Less than the sum of its parts
Upgrade options? The hard drive and one of the memory slots are easily accessible, but what's the point? The X125 has 32-bit Windows 7, so there's not much point upping the Ram, and I'm not convinced doing so would really compensate for the single-core CPU, though an SSD will trim the start-up time down from the minute and a half I recorded - not "fast" really, is it, Samsung?
Could be more compact?
Reg Hardware's standard battery life test - loop PCMark Vantage until the battery dies, with the screen on maximum brightness and Wi-Fi on - saw the X125 give up after three and three-quarter hour, which isn't a bad score, but not a leading one. You'll get around 7.5-8 hours for more real-world usage, I'd say.
The 3DMark 06 score of 1133 is good news for (casual) gamers, and the X125 is well able to pump out both 720p and 1080p HD video to its screen or through its HDMI port. That's thanks to the integrated AMD Radeon HD 4225 graphics core.
Samsung provides a decent bundle of utilities, include the tool Fast Booting SW, which, it claims, makes the X125 fall asleep and wake up more quickly. It didn't seem to make much difference when I tried it, though.
Beyond that, Samsung has included Office 2010 - buy the full release or use a free, advert-filled one - and McAfee anti-virus trialware.
Samsung has come up with a sexy-looking laptop for folk who want something more powerful than a netbook but not as big as a 13.3in machine. So far, so good, but then Sammy spoils it by lumping the X125 with a slow, single-core processor. I'd cut it some slack if the X125 was cheap, but you buy the faster, dual-core Pentium-based Acer Aspire 1810TZ for less. ®
More 11.6in Laptop Reviews
Samsung X125 11.6in notebook
"pouring over reviews online"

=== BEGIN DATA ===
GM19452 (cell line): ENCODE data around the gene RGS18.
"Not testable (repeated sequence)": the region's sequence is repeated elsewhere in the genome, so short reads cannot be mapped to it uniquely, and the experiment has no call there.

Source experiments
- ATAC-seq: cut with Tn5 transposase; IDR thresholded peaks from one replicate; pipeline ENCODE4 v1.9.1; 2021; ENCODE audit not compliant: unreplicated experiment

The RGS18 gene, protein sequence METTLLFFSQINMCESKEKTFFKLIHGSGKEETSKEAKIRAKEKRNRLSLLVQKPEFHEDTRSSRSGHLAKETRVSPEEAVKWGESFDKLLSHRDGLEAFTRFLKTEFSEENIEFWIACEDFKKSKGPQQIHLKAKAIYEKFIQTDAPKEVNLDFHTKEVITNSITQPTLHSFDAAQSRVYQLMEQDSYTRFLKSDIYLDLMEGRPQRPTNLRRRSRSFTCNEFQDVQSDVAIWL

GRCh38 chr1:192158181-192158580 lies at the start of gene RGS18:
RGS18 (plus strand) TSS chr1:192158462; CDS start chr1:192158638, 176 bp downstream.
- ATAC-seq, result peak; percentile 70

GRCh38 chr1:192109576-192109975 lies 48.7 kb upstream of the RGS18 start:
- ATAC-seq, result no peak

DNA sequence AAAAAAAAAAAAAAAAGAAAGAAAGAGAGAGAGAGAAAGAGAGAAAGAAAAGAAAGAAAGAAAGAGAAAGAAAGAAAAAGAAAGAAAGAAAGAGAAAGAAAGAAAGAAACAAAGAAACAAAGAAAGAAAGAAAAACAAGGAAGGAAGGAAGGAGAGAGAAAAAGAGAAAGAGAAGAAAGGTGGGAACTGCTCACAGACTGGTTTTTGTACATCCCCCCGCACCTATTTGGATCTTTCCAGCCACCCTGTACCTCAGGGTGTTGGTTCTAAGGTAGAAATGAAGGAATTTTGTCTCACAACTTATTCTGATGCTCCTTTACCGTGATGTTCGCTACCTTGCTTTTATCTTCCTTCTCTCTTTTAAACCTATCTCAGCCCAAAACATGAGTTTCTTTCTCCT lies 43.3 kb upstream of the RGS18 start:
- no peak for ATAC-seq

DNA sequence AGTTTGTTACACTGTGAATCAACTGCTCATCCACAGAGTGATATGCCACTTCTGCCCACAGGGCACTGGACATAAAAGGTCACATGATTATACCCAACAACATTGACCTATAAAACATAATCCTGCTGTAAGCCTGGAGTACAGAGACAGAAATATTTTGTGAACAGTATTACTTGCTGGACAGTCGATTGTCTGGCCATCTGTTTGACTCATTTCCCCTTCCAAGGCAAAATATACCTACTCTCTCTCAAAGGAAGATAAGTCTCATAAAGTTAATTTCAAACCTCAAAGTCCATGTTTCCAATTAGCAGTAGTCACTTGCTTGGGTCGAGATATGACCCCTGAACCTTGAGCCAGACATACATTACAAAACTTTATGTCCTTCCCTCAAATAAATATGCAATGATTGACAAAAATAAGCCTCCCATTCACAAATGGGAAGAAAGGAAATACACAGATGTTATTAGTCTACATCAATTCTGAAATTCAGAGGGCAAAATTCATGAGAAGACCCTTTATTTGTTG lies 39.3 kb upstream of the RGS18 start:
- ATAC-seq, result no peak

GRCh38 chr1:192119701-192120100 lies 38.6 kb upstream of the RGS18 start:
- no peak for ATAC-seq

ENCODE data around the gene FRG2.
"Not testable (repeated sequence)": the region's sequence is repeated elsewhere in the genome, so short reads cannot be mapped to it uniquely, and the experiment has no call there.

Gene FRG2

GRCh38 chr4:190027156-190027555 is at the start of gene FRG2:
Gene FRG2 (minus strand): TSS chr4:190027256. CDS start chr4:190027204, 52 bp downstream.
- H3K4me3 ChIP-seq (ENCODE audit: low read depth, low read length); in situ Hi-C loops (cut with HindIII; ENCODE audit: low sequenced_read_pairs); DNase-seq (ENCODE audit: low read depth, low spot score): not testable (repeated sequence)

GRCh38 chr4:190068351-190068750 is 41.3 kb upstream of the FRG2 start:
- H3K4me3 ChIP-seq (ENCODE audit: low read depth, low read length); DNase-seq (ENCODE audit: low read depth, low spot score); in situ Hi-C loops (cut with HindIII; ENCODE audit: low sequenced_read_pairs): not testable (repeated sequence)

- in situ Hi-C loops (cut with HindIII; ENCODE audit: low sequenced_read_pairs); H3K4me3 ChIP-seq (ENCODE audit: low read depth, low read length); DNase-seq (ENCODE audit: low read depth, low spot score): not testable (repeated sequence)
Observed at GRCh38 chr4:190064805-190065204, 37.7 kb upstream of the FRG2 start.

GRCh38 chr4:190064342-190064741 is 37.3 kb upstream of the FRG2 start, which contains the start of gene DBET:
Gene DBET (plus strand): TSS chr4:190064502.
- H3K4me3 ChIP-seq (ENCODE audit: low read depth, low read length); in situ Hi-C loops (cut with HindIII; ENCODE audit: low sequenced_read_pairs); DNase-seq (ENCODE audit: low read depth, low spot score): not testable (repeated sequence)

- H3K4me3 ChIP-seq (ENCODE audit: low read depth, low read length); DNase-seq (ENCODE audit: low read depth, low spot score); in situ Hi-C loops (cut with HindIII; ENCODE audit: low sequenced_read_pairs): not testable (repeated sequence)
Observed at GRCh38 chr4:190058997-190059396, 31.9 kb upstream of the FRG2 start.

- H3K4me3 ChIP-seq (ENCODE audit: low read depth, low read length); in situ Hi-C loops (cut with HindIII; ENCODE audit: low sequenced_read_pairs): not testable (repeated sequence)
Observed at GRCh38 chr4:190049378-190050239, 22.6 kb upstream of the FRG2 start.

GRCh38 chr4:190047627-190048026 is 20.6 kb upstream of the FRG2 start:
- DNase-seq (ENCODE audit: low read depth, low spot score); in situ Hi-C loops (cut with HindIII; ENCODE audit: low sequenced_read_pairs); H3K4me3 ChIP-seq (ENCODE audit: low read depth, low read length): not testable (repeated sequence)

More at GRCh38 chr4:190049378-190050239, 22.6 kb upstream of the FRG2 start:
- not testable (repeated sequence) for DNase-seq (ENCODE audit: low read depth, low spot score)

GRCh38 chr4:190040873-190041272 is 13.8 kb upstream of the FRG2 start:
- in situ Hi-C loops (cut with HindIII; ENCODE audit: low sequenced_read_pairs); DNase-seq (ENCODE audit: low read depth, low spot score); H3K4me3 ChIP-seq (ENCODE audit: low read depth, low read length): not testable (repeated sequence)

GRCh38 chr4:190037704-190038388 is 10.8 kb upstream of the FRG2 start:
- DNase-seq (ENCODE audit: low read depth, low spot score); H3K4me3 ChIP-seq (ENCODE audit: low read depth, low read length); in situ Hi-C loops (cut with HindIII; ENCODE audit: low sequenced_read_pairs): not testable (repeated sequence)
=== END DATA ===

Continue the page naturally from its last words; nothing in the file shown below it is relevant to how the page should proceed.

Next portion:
What precisely were you "pouring" over them, or don't I want to know?
Or for about the same price...
... you could get the Thinkpad X100e (model NTS5EUK), which has a dual-core AMD processor and comes with an internal 3G modem card, and has a quality keyboard and choice of pointing devices. It looks remarkably similar in layout to the Samsung. But you lose the HDMI port, and the battery life is worse (maybe 2-3 hours tops).
Massive Bezel, Tiny keyboard.
Either the massive bezel has made it bigger than it needs to be, or the keyboard is undersized. But whichever - this is an unoptimal setup and something like the Acer 1551, if it ever becomes available in the UK is a far better bet.
athlon ii neo
I wish you'd gotten a neo review out sooner! After much agonizing (and pouring over reviews online) I just bought an Acer Aspire One with the same processor as this samsung.
On windows it was a DOG, and booting was a chore. I only dealt with that for about five minutes before I slapped ubuntu on there. Normal ubuntu froze on boot, but xubuntu installed fine for me, and it's quite zippy. Booting probably takes around twenty seconds and applications start quickly enough, though you're right in that it's not very good at multitasking. I didn't really buy it for that, though, the most multitasking I'll be doing is listening to music while writing, so it's OK. The video card rocks, though, and can handle anything I throw at it (some fancy compiz effect, mainly, and the occasional game) without problems.
My main question, then, is how does this compare to a single core intel atom processor? That really seems more like the appropriate competitor than a dual core notebook processor.
I find your experience interesting. It is sad to find there are response issues at the level of the user interface.
I wonder could it be the bloat that Samsung loaded the machine with. Ie antivirus software (some as you know are real cpu hogs) and god knows what else.
I can't imagine that much of a slowdown due to a CPU issue solely. My 600 Mhz PIII (1 threaded!) with 512 megs of ram runs xp fine.
If I had that machine, I'd decruft it just to see if it made any difference.